All companies know they need to take part in regular equality and diversity training courses. Financial restraints may mean you have to run the courses yourself, instead of bringing in a professional. But with finances well and truly squeezed right now, how can you make sure you run a killer course on a budget?
If you are planning to hold your next employment training course, you’ll probably be looking into how you can make it educational and interesting. In this article, there are four simple tips for how you can nail your next course:
1) Define Diversity
Diversity training can be tricky to master, simply because it is an umbrella term for so much. To make sure all your employees completely understand what the training will encompass, you need to thoroughly define what exactly diversity means. Explain that it covers race, age, gender, religion, sexual orientation, disability and much more. Staff may be surprised at just how broad it really is.
2) Define the Training
Just like the term itself, equality training can also cover an array of topics and areas. In order to make the time as enjoyable and enlightening for everyone involved, it would be advisable to outline exactly what you’re going to cover. This should include employment law basics, as well as awareness and acceptance of diversity, cultural views, and historical information.
3) Define Your Objectives
Once you have defined, to yourself and your staff, what you’re covering in your training and what the ‘jargon’ means, you then need to develop and define your objectives. This is essentially what you want your staff to learn during the training. You want your staff to leave with certain levels of knowledge and new skills, so make sure these are clearly defined.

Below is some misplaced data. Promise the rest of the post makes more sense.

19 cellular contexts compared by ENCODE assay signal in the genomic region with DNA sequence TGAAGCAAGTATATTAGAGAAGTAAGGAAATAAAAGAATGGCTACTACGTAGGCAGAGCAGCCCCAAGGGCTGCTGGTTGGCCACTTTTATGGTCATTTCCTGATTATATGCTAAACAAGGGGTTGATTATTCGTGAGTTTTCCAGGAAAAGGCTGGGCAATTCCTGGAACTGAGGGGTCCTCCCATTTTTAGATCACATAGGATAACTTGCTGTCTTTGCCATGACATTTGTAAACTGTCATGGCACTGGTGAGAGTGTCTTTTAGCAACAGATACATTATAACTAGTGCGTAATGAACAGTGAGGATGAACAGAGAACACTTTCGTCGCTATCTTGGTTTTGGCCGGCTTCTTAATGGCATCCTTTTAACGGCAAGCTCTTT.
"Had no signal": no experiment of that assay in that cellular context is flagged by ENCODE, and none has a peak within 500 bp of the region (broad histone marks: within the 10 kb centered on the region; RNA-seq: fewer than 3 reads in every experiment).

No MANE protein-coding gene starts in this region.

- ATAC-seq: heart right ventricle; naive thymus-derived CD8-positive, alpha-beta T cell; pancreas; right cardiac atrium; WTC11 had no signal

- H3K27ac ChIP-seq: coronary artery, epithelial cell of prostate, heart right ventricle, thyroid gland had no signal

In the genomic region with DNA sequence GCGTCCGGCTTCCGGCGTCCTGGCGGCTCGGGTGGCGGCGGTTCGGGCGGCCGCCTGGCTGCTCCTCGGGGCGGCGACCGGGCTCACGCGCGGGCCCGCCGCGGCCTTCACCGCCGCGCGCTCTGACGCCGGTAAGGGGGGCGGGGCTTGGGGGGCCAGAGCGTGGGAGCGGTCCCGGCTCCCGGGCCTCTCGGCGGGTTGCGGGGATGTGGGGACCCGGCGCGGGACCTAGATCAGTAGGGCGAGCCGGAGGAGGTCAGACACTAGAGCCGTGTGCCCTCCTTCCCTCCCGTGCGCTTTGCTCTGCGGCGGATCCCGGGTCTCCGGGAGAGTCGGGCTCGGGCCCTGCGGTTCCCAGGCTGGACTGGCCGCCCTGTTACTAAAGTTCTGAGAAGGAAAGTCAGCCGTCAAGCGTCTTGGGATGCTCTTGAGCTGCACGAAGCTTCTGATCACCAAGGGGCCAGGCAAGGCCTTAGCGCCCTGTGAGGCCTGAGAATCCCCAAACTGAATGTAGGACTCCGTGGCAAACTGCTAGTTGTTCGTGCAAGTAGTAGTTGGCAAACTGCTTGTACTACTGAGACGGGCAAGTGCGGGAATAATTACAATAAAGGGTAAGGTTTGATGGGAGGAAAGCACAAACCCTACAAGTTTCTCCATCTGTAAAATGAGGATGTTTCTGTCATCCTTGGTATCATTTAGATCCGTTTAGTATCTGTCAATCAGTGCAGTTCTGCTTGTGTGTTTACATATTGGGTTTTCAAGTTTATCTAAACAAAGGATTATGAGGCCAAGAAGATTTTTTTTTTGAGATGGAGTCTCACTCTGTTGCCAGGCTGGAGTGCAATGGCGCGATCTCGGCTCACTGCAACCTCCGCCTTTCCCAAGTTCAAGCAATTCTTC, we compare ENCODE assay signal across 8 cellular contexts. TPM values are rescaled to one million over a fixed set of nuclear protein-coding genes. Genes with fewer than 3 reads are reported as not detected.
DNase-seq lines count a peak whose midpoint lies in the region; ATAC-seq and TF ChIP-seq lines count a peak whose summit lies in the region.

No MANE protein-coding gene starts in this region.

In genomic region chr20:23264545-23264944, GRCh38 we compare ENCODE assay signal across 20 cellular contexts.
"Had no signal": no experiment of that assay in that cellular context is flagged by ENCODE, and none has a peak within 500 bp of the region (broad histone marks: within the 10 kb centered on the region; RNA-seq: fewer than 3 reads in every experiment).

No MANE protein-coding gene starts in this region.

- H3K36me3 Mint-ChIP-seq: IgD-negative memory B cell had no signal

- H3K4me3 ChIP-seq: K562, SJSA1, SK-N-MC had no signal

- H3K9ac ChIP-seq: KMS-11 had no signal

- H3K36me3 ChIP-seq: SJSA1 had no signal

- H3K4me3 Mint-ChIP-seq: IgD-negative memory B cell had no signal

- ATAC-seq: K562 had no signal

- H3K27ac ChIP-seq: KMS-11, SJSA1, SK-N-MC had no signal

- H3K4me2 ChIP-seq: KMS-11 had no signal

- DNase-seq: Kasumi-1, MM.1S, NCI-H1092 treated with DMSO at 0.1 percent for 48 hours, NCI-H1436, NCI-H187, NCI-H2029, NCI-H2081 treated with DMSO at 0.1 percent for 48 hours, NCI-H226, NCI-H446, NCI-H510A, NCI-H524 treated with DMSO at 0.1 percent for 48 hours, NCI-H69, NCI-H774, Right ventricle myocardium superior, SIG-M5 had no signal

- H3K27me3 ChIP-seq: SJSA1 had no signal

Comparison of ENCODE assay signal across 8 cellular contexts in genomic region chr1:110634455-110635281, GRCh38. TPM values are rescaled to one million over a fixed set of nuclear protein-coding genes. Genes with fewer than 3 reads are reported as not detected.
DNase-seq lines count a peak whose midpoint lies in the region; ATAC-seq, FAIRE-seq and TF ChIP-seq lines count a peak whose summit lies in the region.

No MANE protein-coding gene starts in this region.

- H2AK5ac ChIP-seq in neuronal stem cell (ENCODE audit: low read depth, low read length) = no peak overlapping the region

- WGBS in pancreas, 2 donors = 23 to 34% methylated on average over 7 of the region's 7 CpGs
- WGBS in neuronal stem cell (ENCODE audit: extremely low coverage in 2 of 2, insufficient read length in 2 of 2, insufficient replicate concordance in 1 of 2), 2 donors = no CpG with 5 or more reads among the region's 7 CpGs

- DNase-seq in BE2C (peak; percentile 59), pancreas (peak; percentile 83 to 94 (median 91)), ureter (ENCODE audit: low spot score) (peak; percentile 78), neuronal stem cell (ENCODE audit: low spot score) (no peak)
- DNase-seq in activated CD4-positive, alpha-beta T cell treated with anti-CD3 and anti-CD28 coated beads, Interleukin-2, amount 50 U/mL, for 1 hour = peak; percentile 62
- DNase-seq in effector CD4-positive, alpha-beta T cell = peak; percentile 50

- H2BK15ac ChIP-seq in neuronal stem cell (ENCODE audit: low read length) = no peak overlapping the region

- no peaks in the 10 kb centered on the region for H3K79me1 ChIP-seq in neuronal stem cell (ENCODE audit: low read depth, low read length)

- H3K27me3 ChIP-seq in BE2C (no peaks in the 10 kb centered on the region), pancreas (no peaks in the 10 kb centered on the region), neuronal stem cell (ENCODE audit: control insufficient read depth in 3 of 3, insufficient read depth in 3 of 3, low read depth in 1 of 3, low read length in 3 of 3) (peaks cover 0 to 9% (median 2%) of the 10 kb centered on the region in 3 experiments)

4) Define Your Desired Outcomes
The next step is equally as important. Employers should understand that you can’t completely change someone’s beliefs; however they need to understand what is appropriate for the office. Your desired outcomes then, should be based on how you want the behaviour in the office to change. As anti-discriminatory can be a grey area, you need to make sure you are completely clear on what you’re teaching.
As the employer, you are going to be held liable for any discriminatory behaviour that takes place in the work place. This covers everything from overtly derogatory statements to what is sometimes described as workplace ‘banter’. Employment tribunals are damaging to both your reputation and your finances so it is your best interests to be vigilant when it comes to diversity.